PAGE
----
Wednesday, March 2, 2005
College Bowl for Kids, and the Triumph of Comics
My partner, Rusty, has an 11-year old adopted son from his second marriage. Josh spends about every second weekend at our house.
Today, he and some of his schoolmates competed in “Battle of the Books” (or something like that). The kids had six months to read a set of sixteen books, and then they competed to answer questions based on what they had read.
According to Rusty, Josh’s team won, beating out nine other teams, and they will advance to a regional competition. Further, Josh was the only one of the kids who had read all the books. (I’m not sure if this was just on his team or amongst all the kids.) Further, until Josh started coming to our house, he didn’t read much at all.
The cause? Comic books. Since I’ve been reading them for 25 years, I’ve got a lot of them around, with an increasing number of collected volumes which are on bookshelves, easy to access. I buy a few titles specifically for Josh every month (but I read them, too) — Teen Titans, Teen Titans Go!, Justice League Unlimited, and the now-cancelled Hardy Boys series — and he reads my copies of a few other books every time he is at the house, especially Usagi Yojimbo and most recently, Adam Strange. Josh has also read the likes of Impulse and Scion, and he really liked the new Bone color volume and can’t wait for the next one.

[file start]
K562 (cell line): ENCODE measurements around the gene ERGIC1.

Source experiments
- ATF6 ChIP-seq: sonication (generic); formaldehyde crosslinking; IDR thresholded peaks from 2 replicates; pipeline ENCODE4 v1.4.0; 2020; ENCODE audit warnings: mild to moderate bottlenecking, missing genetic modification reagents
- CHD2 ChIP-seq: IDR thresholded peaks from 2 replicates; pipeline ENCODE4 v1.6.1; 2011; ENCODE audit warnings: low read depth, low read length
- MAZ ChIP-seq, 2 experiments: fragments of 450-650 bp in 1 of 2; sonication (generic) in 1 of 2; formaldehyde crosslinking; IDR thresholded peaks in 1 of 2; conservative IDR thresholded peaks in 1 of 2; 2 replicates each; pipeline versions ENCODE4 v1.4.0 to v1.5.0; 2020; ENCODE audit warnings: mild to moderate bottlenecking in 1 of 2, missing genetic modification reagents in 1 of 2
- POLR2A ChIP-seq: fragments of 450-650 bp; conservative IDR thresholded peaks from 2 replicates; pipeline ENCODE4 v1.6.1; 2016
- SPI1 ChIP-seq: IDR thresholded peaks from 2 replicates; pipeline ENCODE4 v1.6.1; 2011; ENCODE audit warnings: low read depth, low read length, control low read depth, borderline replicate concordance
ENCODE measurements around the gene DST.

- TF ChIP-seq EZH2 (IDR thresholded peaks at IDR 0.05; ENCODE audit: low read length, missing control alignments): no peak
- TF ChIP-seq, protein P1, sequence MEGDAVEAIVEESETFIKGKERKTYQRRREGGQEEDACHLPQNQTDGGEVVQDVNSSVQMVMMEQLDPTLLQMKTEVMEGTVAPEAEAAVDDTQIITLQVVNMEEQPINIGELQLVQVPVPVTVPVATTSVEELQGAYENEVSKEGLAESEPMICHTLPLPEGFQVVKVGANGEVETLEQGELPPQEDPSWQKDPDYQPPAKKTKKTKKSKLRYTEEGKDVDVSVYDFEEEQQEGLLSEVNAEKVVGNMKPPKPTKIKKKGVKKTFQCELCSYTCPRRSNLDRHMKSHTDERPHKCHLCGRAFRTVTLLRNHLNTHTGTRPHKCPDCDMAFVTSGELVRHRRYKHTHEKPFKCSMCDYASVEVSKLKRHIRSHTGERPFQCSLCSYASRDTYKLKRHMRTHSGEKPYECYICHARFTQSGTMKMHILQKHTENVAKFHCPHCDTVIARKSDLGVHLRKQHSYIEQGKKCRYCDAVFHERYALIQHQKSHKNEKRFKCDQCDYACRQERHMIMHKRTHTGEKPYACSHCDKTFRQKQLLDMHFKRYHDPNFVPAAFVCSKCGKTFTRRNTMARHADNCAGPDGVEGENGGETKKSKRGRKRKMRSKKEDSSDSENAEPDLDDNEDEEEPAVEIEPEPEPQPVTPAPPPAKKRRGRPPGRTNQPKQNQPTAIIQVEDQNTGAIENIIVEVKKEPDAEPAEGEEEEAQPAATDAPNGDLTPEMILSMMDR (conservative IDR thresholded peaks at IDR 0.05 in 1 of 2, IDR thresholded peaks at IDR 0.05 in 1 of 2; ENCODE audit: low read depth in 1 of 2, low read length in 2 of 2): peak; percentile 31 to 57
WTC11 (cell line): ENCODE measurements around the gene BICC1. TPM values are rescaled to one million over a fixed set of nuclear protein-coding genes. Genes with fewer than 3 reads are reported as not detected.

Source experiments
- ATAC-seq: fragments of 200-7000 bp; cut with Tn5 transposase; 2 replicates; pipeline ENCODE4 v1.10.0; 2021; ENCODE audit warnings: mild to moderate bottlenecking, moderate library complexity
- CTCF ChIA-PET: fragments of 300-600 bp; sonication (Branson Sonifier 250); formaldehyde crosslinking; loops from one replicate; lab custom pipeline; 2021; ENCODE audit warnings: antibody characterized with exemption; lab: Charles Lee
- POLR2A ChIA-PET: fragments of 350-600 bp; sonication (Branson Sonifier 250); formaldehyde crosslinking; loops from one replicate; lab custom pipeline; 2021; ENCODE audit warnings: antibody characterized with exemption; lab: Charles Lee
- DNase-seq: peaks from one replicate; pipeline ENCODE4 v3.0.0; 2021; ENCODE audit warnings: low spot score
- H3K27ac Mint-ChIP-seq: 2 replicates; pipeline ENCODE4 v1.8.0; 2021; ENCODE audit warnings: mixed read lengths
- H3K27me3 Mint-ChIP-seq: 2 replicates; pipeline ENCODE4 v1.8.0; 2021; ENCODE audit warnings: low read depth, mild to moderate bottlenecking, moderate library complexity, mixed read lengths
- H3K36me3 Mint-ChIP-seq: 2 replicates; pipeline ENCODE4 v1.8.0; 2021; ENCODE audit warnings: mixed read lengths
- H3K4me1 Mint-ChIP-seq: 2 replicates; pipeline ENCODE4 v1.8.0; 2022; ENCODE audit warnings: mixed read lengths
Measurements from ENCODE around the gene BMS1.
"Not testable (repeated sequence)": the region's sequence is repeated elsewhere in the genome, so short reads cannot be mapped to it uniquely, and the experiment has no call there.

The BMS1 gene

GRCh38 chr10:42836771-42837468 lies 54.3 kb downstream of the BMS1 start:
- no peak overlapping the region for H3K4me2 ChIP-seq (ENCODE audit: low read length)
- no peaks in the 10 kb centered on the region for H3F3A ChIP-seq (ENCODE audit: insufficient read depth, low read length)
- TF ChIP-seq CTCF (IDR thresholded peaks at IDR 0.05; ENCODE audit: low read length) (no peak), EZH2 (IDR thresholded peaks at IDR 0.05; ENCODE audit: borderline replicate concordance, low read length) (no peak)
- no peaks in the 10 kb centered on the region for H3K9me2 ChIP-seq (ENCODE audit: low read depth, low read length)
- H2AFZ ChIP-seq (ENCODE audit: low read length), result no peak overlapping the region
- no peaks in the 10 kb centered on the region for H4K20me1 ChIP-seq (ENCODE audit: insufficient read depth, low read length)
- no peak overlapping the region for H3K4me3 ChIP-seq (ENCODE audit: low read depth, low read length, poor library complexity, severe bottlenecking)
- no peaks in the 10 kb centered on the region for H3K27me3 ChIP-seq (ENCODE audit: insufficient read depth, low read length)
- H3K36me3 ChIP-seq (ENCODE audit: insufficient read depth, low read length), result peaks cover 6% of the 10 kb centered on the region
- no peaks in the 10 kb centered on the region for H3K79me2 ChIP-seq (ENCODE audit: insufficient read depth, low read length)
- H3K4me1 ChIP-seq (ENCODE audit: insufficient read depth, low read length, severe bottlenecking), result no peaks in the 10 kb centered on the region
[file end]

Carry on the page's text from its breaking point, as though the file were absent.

(In contrast, Rusty’s daughter Sarah almost never reads — and certainly not for pleasure — saying that she has no imagination. Personally, I think her imagination has been muted by TV and movies and loud music; who needs to work your own imagination when stuff is pre-imagined for you? But even then, we got her to read Mystic, and she pulled Blankets off the shelf of her own accord.)
If it gets kids to read at all, comics are a good thing. Even more so if gets them to read stuff other than comics!
Added links on October 7, 2011